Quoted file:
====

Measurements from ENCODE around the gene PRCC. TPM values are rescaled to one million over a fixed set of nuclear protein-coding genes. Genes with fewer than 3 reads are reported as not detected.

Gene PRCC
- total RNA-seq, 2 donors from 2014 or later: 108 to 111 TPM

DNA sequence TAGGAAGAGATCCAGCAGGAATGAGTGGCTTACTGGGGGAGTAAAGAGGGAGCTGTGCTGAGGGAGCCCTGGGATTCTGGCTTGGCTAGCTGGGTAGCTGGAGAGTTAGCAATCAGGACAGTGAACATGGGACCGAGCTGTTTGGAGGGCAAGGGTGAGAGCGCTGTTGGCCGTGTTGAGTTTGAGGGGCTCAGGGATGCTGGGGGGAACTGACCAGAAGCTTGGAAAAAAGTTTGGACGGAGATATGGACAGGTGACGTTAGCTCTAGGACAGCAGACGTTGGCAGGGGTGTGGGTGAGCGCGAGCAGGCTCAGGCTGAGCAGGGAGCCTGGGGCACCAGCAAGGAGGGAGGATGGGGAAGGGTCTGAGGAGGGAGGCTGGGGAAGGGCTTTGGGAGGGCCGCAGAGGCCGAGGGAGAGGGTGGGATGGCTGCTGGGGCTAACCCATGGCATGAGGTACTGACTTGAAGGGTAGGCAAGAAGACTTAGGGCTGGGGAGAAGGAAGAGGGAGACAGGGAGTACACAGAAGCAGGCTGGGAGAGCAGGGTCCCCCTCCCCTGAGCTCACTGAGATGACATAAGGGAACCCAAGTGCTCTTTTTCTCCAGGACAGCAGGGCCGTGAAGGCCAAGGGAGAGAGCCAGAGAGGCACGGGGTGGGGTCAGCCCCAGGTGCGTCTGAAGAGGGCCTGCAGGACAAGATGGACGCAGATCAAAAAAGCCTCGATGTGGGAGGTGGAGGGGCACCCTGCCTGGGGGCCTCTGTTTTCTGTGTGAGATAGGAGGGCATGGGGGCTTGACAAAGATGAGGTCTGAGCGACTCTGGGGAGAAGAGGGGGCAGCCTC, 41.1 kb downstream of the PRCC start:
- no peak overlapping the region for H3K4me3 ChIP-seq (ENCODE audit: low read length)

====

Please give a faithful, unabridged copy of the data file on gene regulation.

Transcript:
Measurements from ENCODE around the gene PRCC. TPM values are rescaled to one million over a fixed set of nuclear protein-coding genes. Genes with fewer than 3 reads are reported as not detected.

Gene PRCC
- total RNA-seq, 2 donors from 2014 or later: 108 to 111 TPM

DNA sequence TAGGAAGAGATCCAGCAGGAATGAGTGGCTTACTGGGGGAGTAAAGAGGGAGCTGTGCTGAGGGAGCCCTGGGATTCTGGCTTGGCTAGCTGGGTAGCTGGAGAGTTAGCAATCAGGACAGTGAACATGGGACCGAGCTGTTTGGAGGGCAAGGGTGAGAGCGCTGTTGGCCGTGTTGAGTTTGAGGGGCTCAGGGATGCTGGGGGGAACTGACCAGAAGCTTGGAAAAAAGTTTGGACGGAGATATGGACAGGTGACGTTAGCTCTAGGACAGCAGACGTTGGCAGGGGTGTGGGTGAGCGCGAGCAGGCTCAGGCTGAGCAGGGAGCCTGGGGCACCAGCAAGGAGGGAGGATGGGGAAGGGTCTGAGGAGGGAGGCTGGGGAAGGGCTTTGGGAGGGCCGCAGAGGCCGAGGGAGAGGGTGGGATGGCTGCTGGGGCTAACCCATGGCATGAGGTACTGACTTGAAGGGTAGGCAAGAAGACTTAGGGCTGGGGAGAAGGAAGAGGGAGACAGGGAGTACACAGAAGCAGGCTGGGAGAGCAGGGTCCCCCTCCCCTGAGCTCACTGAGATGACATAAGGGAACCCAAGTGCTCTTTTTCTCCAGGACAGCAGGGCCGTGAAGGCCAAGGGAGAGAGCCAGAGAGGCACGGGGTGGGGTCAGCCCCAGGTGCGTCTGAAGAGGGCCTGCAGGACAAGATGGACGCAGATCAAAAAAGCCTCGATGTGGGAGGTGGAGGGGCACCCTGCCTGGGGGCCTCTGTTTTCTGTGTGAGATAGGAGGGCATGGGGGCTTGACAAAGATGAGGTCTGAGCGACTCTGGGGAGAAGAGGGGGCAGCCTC, 41.1 kb downstream of the PRCC start:
- no peak overlapping the region for H3K4me3 ChIP-seq (ENCODE audit: low read length)